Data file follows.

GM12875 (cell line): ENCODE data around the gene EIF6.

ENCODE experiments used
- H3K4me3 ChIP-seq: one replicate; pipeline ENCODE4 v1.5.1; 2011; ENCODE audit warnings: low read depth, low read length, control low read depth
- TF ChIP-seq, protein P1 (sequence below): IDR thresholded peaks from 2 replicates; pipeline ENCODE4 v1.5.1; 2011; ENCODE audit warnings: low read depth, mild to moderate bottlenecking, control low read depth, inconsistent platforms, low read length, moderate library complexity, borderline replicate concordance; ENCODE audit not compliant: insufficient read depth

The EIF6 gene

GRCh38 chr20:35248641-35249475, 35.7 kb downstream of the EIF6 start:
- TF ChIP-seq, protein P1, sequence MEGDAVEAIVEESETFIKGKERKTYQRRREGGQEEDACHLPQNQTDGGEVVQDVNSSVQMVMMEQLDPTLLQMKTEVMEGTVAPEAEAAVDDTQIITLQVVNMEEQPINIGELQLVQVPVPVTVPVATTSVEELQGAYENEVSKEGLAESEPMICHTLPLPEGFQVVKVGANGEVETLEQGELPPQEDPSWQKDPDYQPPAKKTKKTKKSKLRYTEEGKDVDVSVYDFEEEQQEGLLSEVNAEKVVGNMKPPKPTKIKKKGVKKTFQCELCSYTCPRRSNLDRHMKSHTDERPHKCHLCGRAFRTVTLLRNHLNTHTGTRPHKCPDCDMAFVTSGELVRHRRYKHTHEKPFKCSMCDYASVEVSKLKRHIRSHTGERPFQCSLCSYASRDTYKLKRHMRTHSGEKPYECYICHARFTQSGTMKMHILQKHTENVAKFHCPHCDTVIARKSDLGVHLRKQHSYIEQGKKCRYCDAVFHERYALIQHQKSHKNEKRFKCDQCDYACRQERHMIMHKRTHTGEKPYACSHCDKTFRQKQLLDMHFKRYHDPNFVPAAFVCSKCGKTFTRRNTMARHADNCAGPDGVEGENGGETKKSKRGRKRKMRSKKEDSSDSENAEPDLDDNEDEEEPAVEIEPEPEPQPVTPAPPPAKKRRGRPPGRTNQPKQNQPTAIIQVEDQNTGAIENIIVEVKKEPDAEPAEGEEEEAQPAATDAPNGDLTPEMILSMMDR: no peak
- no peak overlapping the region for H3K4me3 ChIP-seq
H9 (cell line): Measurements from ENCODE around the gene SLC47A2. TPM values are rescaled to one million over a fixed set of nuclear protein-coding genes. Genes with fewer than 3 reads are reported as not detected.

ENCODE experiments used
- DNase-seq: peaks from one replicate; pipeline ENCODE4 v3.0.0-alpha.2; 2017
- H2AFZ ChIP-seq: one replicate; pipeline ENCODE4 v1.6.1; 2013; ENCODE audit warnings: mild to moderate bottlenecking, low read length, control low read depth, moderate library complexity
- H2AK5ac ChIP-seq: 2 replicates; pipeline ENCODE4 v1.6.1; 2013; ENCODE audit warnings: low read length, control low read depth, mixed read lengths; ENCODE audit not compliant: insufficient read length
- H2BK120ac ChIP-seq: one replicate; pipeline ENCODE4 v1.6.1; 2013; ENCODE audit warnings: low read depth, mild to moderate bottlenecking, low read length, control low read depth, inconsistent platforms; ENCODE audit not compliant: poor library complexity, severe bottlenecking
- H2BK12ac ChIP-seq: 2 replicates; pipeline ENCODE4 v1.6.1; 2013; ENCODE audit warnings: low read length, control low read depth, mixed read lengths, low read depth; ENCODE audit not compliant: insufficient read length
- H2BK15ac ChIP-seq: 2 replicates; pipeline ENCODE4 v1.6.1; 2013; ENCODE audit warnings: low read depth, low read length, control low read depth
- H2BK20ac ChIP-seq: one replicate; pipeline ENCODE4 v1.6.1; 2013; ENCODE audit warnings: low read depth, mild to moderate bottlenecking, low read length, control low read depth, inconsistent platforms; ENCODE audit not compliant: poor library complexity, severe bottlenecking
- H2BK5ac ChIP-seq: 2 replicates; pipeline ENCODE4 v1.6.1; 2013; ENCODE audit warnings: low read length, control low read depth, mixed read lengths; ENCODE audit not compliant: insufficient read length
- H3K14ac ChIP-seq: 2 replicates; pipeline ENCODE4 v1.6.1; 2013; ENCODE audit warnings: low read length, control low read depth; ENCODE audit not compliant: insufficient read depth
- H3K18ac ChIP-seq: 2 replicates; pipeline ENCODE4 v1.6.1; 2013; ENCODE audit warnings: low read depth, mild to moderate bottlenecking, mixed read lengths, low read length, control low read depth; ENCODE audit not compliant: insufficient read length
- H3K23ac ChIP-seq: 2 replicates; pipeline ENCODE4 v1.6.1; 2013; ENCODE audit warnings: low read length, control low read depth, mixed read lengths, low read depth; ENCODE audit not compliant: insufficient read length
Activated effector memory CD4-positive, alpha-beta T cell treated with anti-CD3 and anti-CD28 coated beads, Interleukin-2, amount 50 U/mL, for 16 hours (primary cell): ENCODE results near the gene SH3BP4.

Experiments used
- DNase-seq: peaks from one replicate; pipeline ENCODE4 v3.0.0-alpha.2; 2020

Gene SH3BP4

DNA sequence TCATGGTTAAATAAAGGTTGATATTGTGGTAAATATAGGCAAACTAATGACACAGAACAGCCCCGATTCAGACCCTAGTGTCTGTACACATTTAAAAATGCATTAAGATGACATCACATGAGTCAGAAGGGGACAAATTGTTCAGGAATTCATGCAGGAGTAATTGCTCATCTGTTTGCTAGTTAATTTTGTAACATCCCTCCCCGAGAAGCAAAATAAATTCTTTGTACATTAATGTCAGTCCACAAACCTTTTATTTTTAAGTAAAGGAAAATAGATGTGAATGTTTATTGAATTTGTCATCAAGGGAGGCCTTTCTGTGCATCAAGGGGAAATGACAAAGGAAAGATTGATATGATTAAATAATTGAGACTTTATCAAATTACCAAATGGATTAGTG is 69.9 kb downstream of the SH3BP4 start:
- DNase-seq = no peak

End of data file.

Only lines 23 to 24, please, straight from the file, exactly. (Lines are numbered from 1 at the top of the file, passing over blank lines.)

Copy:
Experiments used
- DNase-seq: peaks from one replicate; pipeline ENCODE4 v3.0.0-alpha.2; 2020